Is It Safe To Give Your Pet Benadryl? Indian Trail Pet Sitter Gives Advice


Yes, you can and here is some info about it and dosages. Please read carefully.

Diphenhydramine is an antihistamine. It is used for the treatment of allergies and atopy, primarily to stop itching. (Atopy is an allergy to something that is inhaled, such as pollen or house dust; also called ‘inhalant allergy.’) It may also be used to control vomiting and motion sickness, as a mild sedative, and to treat muscle tremors due to certain toxins or medications. Contact your veterinarian if your pet experiences sleepiness, agitation, a rapid heartbeat, depressed respiration, an inability to urinate, vomiting, diarrhea, or loss of appetite while being treated with diphenhydramine.

Benadryl for Dogs or Cats

Benadryl is a brand name for an antihistamine (diphenhydramine). Although it is considered fairly safe for use in dogs and cats, please be aware that it does have potential adverse side effects. It may interact with other medication that your pet is taking, so do not use it without first consulting your veterinarian. You should also use extreme caution using Benadryl in dogs that have glaucoma, prostatic disease, cardiovascular disease or hyperthyroidism.

Benadryl is quite effective when used in proper dosages.
Stops itching
Controls vomiting
Good for motion sickness
Can be used as a mild tranquilizer
Good for snake bites
Useful for vaccination reactions
Good for bee stings and insect bites

Be sure to use only the plain Benadryl formula. Giving Benadryl with other combination of medication could be fatal, so be sure to read the box. Make sure it is Benadryl ONLY, not a combination of pain relievers.

Liquid Benadryl is too high in alcohol content to be safely used for animals. Please use a capsule or pill form.

Dosage every 8 hours
Dogs under 30 lbs and Cats : 10 mg
Dogs 30-50 lbs: 25 mg
Dogs over 50 lbs: 50 mg

Benadryl, also known by its generic name diphenhydramine, is one of the few over-the-counter drugs that veterinarians routinely have owners administer at home.  While it is generally well tolerated and has a wide safety margin, there are a few things owners should keep in mind before dosing it at home:



Benadryl is an antihistamine, blocking the H-1 receptors on smooth muscle and blood vessels. Some of its most common indications are the treatment of environmental allergies, allergic reactions to insect bites or stings, and pre-treatment of vaccine reactions. It also has some efficacy in the prevention of motion sickness in dogs and as a mild sedative.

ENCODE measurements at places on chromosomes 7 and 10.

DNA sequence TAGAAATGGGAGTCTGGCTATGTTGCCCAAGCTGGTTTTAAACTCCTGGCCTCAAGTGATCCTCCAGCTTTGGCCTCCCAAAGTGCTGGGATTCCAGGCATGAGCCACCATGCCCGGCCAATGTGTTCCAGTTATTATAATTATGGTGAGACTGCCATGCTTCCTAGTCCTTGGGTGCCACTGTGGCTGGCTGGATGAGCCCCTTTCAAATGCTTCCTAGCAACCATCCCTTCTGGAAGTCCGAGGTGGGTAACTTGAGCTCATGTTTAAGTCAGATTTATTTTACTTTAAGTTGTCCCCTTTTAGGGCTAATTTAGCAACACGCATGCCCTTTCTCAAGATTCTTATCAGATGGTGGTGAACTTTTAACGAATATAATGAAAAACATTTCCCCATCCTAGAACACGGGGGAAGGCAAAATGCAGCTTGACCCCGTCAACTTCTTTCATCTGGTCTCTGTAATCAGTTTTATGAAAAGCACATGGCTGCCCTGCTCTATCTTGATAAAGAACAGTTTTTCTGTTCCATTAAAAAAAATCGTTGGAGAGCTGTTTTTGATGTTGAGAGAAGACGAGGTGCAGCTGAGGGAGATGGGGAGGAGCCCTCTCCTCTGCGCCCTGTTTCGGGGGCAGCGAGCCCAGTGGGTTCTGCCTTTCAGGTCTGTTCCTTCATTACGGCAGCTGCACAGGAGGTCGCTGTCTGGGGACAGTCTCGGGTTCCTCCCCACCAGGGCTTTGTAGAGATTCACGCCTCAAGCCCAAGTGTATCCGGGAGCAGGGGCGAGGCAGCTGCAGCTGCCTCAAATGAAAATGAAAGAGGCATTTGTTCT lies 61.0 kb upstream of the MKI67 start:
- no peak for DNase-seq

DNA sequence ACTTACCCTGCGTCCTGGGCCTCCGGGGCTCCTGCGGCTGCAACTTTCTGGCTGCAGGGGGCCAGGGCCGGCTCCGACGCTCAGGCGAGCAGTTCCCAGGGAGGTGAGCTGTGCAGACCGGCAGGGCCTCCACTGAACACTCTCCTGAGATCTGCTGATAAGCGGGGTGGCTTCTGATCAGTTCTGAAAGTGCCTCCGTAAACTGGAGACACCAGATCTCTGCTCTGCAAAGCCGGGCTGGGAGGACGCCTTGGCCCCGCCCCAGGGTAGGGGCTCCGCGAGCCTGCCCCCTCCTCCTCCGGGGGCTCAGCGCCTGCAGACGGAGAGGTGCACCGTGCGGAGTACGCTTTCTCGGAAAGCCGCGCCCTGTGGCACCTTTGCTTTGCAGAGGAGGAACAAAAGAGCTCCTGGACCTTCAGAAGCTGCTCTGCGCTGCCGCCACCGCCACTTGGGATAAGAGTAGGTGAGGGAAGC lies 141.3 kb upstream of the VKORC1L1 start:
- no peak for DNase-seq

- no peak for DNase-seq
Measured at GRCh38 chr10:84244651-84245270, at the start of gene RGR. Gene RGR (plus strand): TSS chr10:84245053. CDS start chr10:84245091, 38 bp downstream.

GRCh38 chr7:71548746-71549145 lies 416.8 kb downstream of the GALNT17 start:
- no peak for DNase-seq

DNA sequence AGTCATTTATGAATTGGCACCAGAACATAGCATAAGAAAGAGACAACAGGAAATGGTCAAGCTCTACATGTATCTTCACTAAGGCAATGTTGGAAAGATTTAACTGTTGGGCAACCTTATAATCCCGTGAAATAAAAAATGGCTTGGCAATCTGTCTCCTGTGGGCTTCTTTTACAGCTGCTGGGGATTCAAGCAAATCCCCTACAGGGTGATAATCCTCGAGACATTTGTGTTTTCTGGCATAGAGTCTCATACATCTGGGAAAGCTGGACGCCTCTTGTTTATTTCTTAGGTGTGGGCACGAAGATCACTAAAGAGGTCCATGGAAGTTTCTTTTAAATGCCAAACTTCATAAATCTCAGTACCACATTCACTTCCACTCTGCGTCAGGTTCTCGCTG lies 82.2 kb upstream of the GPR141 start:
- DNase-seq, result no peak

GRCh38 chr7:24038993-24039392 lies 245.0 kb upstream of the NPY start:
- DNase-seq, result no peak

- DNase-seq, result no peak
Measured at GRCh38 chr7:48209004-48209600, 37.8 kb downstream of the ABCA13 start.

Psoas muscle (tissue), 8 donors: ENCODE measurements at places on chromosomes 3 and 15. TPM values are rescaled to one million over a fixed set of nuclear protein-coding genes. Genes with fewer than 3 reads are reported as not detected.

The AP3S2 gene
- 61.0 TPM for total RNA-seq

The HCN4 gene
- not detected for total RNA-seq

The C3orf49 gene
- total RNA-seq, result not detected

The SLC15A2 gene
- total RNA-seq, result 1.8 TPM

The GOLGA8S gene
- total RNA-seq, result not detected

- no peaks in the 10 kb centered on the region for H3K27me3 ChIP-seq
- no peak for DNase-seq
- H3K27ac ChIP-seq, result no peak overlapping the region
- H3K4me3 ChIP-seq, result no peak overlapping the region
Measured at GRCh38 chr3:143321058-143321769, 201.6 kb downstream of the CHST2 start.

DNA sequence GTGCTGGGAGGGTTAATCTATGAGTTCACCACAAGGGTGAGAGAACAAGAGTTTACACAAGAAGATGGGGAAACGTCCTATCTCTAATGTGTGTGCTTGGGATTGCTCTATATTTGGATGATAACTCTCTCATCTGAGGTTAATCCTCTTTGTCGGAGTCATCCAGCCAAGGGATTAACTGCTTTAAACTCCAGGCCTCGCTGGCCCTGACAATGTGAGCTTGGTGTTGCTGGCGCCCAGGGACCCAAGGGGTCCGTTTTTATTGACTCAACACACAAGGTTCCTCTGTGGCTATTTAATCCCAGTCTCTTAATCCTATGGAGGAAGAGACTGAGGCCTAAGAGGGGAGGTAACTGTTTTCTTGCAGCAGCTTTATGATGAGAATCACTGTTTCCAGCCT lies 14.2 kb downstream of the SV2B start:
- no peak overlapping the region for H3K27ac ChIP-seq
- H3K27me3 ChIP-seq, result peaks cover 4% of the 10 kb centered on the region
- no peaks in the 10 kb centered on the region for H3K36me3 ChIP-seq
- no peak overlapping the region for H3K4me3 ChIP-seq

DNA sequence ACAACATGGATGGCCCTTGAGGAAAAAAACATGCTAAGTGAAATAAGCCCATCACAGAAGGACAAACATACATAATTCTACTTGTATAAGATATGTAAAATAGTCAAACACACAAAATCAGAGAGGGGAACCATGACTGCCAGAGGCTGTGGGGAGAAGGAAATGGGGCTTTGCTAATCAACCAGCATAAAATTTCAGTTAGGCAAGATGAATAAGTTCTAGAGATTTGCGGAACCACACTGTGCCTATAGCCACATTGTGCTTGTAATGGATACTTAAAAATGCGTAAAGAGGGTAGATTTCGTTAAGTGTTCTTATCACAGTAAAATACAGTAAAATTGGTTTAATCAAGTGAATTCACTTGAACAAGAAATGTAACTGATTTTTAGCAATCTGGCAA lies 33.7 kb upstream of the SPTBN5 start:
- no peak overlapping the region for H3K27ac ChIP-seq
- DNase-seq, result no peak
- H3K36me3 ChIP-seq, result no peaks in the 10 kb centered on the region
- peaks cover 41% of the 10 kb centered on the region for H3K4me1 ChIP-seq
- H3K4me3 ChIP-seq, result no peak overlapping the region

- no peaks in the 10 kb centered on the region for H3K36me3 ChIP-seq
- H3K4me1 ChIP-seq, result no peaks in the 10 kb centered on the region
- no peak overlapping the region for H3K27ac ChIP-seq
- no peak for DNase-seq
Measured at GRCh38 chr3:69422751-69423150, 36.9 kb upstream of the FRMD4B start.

2. WHEN SHOULD I NOT USE BENADRYL? Benadryl is contraindicated with certain conditions, such as pets with glaucoma, high blood pressure, and cardiovascular disease. It’s always best to contact your veterinarian for guidance before administering any medication to your pet, including Benadryl. It shouldn’t be given for separation anxiety, as noted at Cbdclinicals in their articles.



The standard dosage for oral Benadryl is 1 mg per pound of bodyweight, given 2-3 times a day. Most drugstore diphenhydramine tablets are 25 mg, which is the size used for a 25-pound dog. Always double-check the dosage before giving an over the counter medication. In addition, many formulations are combined with other medications such as Tylenol so make sure Benadryl tablets contain only diphenhydramine.



Oral Benadryl is considered a mild to moderately effective antihistamine. If a pet is having an acute allergic reaction with facial swelling or difficulty breathing, skip the oral medications and go straight to the vet. Many allergic diseases require a combination of medications and treatment of underlying infections; if your pet is not responding to the medication, talk to your vet about other options.

Also, if you feed your dog a premium holistic food you will see a difference in your dog’s itchy skin. Foods such as Canidae, Chicken soup For the Dog Lovers Soul, Innova, Wellness, are all great foods that contain only ingredients that are good for your pet. You can find them in the yellow pages under PetFoods/Supplies. Look for stores that advertise holistic foods and you will find a good, quality food there. Foods from the grocery store shelves and foods such as Iams and Science Diet have by-products in them, along with dyes, BHA, BHT, and ethoxyquin. All ingredients that can cause many medical conditions in dogs, including itchy skin. Also, add Safflower Oil to your dog’s food. 1 TBSP in each meal should do the trick.



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